Even if today there is no input validation, or the property is held in memory on the object, adding these setters and getters is important to allow the flexibility to change our minds in the future. Maybe in the future we refactor and would like to delegate the ownership of the property to another object. Perhaps we would like to calculate the result every time it is accessed. If we have the property encapsulated properly this sort of change is not a problem at all.
So, in MATLAB does it follow that we should make all properties private and write our own getter and setter accessor methods? Absolutely not! In fact, unlike many other languages, properties in MATLAB are already encapsulated. For example, see the following class:
classdef Carbonite properties(SetAccess=private) HanSolo end end
As you can see, the HanSolo property restricts modification, but allows access to the property. That is the only thing in the interface. Note that the following different implementations all still are faithful to that basic interface without the client code ever being the wiser. What is in the interface is the what, what is encapsulated is the how.
Delegation - assign someone else to to the work:
classdef Carbonite % This implementation delegates to some other class. properties(Dependent, SetAccess=private) HanSolo end properties(Access=private) HanSoloAccessor = HanSoloDelegate; end methods function solo = get.HanSolo(carbonite) solo = carbonite.HanSoloAccessor.HanSolo; end end end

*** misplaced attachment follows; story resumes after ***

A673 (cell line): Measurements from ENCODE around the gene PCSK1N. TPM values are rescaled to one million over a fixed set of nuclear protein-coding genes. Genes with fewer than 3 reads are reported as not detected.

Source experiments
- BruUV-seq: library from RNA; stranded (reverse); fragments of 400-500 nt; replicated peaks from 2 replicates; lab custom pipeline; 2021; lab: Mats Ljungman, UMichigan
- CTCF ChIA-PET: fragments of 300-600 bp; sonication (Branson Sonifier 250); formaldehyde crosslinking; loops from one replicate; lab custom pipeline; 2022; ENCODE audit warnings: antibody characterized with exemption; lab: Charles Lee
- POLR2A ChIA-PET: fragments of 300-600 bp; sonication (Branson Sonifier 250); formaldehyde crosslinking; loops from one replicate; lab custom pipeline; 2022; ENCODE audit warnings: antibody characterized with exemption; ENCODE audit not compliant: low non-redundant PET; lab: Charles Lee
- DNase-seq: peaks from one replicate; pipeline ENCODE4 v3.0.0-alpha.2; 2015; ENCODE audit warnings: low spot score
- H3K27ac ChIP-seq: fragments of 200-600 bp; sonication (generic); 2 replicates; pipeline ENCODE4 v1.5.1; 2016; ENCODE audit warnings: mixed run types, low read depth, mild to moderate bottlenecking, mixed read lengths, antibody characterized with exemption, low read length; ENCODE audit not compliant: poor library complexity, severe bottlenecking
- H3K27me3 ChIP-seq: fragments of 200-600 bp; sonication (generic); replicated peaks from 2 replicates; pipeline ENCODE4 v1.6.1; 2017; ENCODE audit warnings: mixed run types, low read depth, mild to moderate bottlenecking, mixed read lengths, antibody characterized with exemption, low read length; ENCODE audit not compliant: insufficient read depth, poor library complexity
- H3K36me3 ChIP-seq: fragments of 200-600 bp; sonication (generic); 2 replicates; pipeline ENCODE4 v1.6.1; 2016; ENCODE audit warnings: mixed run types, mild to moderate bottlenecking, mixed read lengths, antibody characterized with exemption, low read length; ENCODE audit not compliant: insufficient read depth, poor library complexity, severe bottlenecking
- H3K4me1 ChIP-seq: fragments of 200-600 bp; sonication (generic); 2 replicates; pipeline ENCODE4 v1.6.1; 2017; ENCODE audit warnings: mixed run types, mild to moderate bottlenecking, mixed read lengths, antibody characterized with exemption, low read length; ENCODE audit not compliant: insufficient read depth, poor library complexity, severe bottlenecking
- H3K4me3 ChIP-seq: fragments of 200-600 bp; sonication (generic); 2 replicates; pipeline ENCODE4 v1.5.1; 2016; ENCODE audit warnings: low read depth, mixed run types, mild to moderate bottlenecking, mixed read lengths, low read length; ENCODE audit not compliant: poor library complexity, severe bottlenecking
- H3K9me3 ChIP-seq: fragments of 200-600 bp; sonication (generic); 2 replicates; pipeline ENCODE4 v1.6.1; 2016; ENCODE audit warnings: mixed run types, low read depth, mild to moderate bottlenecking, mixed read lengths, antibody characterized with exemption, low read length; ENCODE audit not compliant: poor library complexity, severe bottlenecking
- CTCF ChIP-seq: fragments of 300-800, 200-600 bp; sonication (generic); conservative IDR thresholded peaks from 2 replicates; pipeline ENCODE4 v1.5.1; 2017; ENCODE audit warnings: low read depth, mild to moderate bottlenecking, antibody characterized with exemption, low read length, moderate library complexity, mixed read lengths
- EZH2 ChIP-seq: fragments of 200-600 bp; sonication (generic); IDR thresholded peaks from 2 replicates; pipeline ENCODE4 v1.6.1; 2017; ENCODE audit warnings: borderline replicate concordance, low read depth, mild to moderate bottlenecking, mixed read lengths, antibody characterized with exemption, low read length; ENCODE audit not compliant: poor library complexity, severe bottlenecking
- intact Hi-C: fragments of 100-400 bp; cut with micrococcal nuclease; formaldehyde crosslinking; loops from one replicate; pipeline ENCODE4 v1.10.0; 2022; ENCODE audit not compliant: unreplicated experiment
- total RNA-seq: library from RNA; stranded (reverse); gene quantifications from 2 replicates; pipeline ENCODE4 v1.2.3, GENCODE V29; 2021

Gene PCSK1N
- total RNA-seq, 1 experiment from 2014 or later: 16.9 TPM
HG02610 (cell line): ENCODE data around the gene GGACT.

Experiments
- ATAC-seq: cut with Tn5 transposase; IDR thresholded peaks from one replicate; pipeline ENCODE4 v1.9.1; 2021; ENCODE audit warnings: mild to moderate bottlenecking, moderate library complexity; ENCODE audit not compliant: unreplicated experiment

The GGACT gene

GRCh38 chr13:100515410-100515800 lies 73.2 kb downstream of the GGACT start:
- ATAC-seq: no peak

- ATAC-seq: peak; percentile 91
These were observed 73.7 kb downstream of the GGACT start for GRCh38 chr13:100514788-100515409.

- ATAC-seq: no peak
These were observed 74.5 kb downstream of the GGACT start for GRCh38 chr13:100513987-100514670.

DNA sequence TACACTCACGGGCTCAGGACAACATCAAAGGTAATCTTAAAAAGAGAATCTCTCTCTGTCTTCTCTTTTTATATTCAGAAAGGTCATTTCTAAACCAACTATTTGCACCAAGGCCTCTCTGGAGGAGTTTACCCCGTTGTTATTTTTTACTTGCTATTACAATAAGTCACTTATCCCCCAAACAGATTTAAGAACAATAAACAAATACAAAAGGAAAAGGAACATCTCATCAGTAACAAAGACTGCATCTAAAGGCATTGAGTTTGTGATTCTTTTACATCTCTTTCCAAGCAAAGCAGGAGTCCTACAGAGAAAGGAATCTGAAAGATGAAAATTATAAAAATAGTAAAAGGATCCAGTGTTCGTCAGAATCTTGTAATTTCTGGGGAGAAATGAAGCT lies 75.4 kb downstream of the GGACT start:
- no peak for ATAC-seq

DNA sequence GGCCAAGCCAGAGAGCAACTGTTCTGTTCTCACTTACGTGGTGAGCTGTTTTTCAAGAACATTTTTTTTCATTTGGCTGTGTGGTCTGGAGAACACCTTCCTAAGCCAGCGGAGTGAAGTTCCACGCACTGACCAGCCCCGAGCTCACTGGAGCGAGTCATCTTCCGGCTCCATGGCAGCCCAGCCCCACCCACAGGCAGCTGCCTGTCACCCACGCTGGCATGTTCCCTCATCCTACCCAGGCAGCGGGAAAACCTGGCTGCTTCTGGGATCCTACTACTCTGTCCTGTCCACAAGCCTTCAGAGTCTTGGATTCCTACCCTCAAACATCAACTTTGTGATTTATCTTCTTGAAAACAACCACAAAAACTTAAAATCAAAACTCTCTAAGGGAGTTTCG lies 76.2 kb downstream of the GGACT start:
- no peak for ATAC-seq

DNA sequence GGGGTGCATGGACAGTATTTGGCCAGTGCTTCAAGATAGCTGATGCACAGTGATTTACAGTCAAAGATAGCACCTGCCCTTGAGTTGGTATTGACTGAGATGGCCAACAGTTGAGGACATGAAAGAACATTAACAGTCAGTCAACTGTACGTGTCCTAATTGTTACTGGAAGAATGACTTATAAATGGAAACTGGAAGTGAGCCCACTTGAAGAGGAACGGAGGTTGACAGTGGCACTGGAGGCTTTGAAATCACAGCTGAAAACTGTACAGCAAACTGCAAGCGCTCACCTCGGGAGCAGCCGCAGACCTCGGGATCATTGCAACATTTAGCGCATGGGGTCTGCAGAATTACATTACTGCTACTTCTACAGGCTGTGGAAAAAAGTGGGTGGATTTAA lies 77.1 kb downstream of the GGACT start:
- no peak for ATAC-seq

Calculation - Don't store anything, recalculate every time:
classdef Carbonite % This implementation creates a new HanSolo every time properties(Dependent, SetAccess=private) HanSolo end methods function solo = get.HanSolo(carbonite) solo = utils.createNewHanSolo; end end end
Preprocessing - Add a bit of flavor in a getter, do some error checking in a setter:
classdef Carbonite % This implementation preprocesses the stored value of HanSolo before % giving it back, this time with his trademark hat from a different set % of movies. If the property was modifiable, you could add a setter to % perform error checking when modifying the value. properties(SetAccess=private) HanSolo end properties(Access=private) IndyHat = IndianaJonesFedora; end methods function solo = get.HanSolo(carbonite) solo = carbonite.HanSolo; solo.add(carbonite.IndyHat); end end end
Ok you get the point. MATLAB's model for properties doesn't break encapsulation, so there is not need for the boiler plate setters and getters. You can expose a property's set and get access to match whether you want it to be accessed or modified at all, and you can do this without exposing the implementation details because you can always add the set.Property or get.Property methods to change the implementation. The implementation is still, say it with me.... encapsulated!